Then there are courses offered by some prestigious magazines, which offer “online writing workshops [to] cover every aspect of writing; from how to get started all the way to getting your project published.” They feature classes “for every type of writer, no matter your skill level.” Ouch!
Some even allow you “to gift courses to your fellow writers!” Wow!
 Here are some courses offered:
  • Building Your Novel Scene by Scene, for those who “want to learn how to write a story, but aren’t quite ready yet to hunker down.”
  • Writing the Personal Essay, which helps writers “identify values expressed in their stories and to bring readers into the experiences described.”
  • A Boot Camp that “will teach you how to put together a dynamic yet professional submission package that will show agents you take your potential author career seriously.”
Other courses include: Advanced Novel Writing; Fundamentals of Fiction; 12 Weeks to a First Draft; Writing the Mystery Novel; Writing the Paranormal Novel; Writing Women's Fiction; Writing Nonfiction 101; the Art of Storytelling 101: Story Mapping and Pacing; Writing Science Fiction; and Advanced Horror.
“Advanced Horror” is advertised as a “workshop.” You couldn’t pay me to take that class!
My gut instinct about all of this? Your time would be better spent writing.   

Friday, November 1, 2019


In my last column, I dwelled on what most writers fear: Rejection.

I used as examples some of the world’s most successful authors (Jack London, Jack KerouacGeorge OrwellSylvia Plath, Mario Puzo, John le Carré, Alex Haley, Tony Hillerman, to name a few), whose work initially garnered more rejection letters than I get solicitations for credit cards. Which proves that publishers and banks are equally clueless!

I have received a fair amount of such letters, but rejection is not my biggest bugaboo.

Truth is. Yes, truth.

I suspect that many fiction writers incorporate real-life experiences in their work. I know I do. I have experienced many of the things that happen to my characters.

For example, in my novel Sound of Blood, one of my characters recalls how, as a young fisherman in Cuba, he once almost stepped on a huge barracuda, thinking it was a log jutting out from the shore. That actually happened to me on a break from the Guantanamo Bay post I was manning while in the U.S. Marines. And, like my protagonist, I also saw 100-pound tarpon jumping out of the water like minnows to avoid being eaten by a huge hammerhead shark. And I did see and hear a 2,000-pound manta ray hit the water like a thunderclap. (Needless to say, we didn’t do any swimming in that bay!)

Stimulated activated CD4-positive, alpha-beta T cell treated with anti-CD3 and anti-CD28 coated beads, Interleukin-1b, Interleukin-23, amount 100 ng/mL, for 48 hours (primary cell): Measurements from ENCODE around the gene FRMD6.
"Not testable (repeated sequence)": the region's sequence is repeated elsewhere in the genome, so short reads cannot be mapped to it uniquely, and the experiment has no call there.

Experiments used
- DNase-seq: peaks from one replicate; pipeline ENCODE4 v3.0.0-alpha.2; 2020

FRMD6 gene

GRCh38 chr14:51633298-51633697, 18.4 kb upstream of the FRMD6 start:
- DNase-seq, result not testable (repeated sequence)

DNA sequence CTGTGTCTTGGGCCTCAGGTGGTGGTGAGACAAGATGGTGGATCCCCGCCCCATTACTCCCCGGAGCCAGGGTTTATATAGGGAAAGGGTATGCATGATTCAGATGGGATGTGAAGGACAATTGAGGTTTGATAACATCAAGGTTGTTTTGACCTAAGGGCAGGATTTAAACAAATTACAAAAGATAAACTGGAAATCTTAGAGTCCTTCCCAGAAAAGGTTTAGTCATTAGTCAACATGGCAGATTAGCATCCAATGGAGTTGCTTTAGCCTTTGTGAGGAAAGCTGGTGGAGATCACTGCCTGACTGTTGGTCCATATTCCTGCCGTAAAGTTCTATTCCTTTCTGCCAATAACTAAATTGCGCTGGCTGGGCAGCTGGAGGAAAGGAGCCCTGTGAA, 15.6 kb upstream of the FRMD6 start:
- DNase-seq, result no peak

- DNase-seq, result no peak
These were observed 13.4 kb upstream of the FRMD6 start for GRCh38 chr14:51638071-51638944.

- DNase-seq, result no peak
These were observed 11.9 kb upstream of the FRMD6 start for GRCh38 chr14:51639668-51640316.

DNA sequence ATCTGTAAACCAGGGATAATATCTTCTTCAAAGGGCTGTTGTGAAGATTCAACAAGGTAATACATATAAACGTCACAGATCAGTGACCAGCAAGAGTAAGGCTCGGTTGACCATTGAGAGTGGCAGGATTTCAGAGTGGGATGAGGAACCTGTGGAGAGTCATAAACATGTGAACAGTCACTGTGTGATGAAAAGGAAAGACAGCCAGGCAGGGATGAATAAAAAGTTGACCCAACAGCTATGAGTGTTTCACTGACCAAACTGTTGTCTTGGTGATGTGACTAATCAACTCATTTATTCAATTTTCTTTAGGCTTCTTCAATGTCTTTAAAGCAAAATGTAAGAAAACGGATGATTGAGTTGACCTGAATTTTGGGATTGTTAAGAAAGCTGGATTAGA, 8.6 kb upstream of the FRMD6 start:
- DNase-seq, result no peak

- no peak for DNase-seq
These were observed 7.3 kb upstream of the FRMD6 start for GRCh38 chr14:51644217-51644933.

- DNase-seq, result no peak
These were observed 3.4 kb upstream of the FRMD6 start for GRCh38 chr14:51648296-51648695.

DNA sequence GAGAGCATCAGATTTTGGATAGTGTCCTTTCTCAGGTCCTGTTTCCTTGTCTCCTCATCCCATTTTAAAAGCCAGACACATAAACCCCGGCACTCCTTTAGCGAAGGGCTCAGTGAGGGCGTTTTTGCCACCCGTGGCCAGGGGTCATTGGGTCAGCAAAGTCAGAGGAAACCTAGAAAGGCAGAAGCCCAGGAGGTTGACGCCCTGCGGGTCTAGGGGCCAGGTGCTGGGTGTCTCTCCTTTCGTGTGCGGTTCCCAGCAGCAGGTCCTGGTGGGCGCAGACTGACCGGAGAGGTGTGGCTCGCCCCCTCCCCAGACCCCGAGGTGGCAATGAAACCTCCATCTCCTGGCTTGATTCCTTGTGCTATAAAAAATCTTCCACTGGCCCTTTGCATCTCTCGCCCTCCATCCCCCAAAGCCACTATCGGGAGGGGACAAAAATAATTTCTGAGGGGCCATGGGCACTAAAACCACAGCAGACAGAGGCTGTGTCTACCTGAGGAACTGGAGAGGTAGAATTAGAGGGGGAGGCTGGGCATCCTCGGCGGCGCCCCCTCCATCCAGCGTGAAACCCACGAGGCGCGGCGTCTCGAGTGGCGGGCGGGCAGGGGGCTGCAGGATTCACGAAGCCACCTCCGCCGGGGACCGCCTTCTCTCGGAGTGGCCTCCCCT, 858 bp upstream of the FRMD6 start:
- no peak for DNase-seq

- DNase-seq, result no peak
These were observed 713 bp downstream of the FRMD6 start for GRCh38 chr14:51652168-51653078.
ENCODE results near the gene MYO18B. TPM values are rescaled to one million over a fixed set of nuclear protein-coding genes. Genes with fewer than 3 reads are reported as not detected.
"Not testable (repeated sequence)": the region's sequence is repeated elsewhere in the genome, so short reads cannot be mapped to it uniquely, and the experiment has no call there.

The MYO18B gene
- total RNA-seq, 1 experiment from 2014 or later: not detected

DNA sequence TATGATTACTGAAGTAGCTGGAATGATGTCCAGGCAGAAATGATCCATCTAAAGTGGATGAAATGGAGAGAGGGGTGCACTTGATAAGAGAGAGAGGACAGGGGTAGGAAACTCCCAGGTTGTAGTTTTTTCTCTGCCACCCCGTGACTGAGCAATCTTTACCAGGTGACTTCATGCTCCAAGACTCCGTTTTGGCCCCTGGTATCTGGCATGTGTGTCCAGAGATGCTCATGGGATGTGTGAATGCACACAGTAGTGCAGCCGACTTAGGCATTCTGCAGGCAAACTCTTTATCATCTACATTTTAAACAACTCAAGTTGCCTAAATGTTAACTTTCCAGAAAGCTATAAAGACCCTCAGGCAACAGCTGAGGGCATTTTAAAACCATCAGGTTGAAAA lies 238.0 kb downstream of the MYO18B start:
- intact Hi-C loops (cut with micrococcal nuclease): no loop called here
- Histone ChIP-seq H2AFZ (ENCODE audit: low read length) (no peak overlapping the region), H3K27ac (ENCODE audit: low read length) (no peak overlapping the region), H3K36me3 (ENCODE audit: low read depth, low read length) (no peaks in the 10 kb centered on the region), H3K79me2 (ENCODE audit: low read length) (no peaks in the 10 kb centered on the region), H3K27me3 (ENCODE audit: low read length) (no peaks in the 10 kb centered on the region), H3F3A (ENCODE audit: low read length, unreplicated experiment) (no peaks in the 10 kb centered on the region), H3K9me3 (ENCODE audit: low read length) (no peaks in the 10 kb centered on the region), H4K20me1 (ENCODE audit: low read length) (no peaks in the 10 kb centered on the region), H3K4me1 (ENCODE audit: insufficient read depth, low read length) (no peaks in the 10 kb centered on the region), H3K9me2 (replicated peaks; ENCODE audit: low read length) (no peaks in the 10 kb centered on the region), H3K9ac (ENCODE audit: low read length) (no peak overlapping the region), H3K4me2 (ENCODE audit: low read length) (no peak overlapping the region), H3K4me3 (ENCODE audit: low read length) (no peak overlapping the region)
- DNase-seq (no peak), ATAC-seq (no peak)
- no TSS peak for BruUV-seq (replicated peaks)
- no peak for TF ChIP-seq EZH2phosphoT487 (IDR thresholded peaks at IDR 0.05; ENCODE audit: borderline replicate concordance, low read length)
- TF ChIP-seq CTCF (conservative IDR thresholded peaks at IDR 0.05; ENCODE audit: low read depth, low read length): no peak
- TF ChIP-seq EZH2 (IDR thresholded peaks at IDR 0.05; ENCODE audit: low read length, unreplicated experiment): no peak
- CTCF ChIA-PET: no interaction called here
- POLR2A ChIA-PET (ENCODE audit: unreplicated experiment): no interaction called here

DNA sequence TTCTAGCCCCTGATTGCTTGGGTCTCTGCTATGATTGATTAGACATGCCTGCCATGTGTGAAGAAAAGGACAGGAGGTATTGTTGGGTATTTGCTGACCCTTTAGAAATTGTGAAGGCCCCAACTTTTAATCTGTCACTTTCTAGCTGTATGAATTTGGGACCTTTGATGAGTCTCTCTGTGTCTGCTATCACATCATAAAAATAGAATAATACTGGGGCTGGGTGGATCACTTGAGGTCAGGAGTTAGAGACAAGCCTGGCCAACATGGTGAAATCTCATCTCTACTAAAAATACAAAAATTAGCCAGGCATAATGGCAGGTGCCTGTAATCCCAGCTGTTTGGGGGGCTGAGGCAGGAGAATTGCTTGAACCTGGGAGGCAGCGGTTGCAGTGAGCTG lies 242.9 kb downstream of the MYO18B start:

My book also contains a golf game that my buddies mercilessly point out is fiction because I never could make any of the shots I described.

Many of the financial crimes I use in books I witnessed as a reporter for the New York Times. But although I have military and journalistic experience and know my way around crime and weapons, the brutal murders or other violent activities that I detail are derived from my imagination.

And while I am a normal, red-blooded American male, the weirder sexual escapades I include, sad to say, are also the result of a fertile imagination. (That’s my story, and I’m sticking to it!)

The “truth” I am referring to is the kind that might hurt someone I know. Thus, in my fiction, I go to great pains to disguise people and events. Not that some of my characters don’t share traits with my acquaintances and friends. I just try to spread them out so that no one person can say, “Hey, that’s me!”

Of course, careful as I try to be, some folks have told me they recognized themselves in one of my books. Fortunately, these fictional characters have been fairly nice people, and their actions admirable.

In some cases, the people who “recognized” themselves were mistaken. I didn’t base the character or trait on a real person. If you write a scene in which a person is nice to a puppy, lots of people identify with that. (I don’t know anyone who would kick a puppy, but I’ve stayed away from that scene, just in case.)

But what about nonfiction? I have thought about writing about my true-life experiences as a journalist, particularly my years at the Times and Forbes. I’ve met some interesting people, good and evil, over the years. I could probably sanitize my accounts, but that seems like a cop-out.

I’ve also thought about a memoir. But for it to be interesting, I’d have to reveal some embarrassing family secrets, warts and all. I just finished My Reading Life by Pat Conroy (author of The Great Santini, The Prince of Tides, etc.), in which he is very candid about his family members, some of whom make my barracuda look like a goldfish. He wrote it before he died and while most of his relatives (some of whom would not speak to him again) were still alive.